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Interactions between Employment and Training Policies

  • Frank Oskamp
  • Dennis J. Snower

This paper examines the interactions between employment and training policies. Their effectiveness in stimulating income and employment may be interdependent for various important reasons. For example, the more employment policies stimulate the employment rate, the greater the length of time over which workers use the human capital generated by training policies. Moreover, the greater the government expenditures on employment and training policies, the higher the taxes required to finance these expenditures and these higher taxes reduce aggregate income. On account of such effects, employment and training policies may be complementary or substitutable with respect to aggregate income. To analyze these interactions, we construct a simple, dynamic model of hiring decisions, derived from microfoundations. The model is calibrated with German data. The simulation shows that there are signifcant interactions between both policies. In the absence of government-budget-constraint effects, there are complementarities, but the government budget constraint introduces substitutabilities. The analysis provides a methodology for examining policy interactions which may be useful well beyond the bounds of employment and training policies.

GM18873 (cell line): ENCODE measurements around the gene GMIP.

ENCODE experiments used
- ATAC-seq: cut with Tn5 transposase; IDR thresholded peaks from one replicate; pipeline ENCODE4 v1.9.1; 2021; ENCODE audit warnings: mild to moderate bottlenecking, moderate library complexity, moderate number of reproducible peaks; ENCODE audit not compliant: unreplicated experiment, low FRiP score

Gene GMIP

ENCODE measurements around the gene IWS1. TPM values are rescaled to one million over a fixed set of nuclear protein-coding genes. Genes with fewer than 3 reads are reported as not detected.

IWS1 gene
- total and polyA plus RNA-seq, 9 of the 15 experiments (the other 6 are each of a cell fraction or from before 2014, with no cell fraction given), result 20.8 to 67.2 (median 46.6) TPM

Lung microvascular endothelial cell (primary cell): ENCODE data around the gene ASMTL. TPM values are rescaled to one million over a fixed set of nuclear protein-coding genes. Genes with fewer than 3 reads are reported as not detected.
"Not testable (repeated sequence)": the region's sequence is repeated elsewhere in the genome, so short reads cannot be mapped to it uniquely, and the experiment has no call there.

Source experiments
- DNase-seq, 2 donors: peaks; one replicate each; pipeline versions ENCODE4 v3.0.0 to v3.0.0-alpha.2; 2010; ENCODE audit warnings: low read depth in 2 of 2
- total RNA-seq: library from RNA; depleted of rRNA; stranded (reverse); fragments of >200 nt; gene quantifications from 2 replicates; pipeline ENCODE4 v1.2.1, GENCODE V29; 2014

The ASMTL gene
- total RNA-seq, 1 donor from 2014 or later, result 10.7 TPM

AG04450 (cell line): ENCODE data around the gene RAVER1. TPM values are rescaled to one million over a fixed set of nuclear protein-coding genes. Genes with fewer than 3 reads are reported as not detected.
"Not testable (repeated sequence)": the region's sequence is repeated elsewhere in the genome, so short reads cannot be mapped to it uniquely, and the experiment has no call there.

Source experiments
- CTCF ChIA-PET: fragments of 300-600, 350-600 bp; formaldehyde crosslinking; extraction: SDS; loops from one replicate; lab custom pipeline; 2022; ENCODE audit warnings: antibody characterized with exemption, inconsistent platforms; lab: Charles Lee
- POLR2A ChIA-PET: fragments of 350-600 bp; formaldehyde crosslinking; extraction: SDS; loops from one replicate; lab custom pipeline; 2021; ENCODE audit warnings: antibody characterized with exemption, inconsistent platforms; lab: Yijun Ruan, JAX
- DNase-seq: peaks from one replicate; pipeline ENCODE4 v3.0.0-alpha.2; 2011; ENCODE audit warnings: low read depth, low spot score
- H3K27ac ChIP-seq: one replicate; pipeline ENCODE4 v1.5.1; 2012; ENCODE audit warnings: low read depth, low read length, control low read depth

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Paper provided by Kiel Institute for the World Economy in its series Kiel Working Papers with number 1389.

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Length: 35 pages
Date of creation: Dec 2007
Date of revision:
Handle: RePEc:kie:kieliw:1389
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